The Government of India Act of 1858 was a significant step in the process of the British government’s control over India, and it marked the end of the East India Company’s rule in India. It established a new system of governance in India, known as the “British Raj” that lasted till 15th August 1947. By the Government of India Act 1858, the British government was given complete control over the administration of India and provided for the establishment of a new administrative structure, legal system, education and training of civil servants. This act also created the office of Viceroy of India, who would be appointed by the British Crown and would act as the representative of the British Monarch in India. The act was a major step towards modernizing the administration of India and making it more effective.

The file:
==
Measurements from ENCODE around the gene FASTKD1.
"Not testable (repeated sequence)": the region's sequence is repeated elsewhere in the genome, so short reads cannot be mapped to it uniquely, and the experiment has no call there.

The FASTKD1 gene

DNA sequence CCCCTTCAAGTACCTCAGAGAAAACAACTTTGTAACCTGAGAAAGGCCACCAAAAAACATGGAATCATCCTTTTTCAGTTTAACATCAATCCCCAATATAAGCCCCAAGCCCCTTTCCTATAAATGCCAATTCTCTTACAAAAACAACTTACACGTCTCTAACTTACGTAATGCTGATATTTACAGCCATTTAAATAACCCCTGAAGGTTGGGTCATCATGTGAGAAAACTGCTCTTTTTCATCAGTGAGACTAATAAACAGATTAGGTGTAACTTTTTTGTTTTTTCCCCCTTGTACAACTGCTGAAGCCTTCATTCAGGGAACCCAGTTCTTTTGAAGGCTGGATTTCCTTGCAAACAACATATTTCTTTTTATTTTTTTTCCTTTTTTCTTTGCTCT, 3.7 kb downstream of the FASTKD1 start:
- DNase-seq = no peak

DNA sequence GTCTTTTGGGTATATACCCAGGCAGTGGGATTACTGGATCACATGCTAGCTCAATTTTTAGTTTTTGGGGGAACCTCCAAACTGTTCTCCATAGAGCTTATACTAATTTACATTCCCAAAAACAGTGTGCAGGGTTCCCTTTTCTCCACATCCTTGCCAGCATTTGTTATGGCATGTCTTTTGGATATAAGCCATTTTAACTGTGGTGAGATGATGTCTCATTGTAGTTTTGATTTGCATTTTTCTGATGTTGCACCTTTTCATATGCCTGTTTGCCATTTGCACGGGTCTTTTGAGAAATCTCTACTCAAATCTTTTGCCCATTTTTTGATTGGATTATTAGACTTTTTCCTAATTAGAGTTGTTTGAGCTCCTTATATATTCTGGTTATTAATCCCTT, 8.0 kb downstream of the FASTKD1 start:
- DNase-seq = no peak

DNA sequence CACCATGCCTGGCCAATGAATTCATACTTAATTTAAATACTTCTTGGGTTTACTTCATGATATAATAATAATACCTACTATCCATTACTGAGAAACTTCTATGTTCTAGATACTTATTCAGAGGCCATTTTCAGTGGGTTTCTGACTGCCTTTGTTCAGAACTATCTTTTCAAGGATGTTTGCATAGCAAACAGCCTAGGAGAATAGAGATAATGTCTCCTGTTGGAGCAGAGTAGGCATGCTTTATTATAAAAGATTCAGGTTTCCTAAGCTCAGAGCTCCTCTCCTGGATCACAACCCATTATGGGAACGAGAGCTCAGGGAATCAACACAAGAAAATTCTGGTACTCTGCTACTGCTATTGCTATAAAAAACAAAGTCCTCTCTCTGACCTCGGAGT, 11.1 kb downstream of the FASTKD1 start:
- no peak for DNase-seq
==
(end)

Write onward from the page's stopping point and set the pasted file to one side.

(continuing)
Although the office of Secretary of State was held by some of the most powerful politicians, the real effective power lay with the Viceroy who divided his time between Calcutta and Shimla.
Later in 1876, on the prompting of Prime Minister Benjamin Disraeli, the Queen was given an additional title ‘Empress of India’.
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The main result of the Government of India Act was that Indian voice got further alienated because the effective controls of Indian administration moved thousands of miles away to London.
There is no specific name to this act but when it was introduced in the British Parliament it was called “An Act for the Better Governance of India”.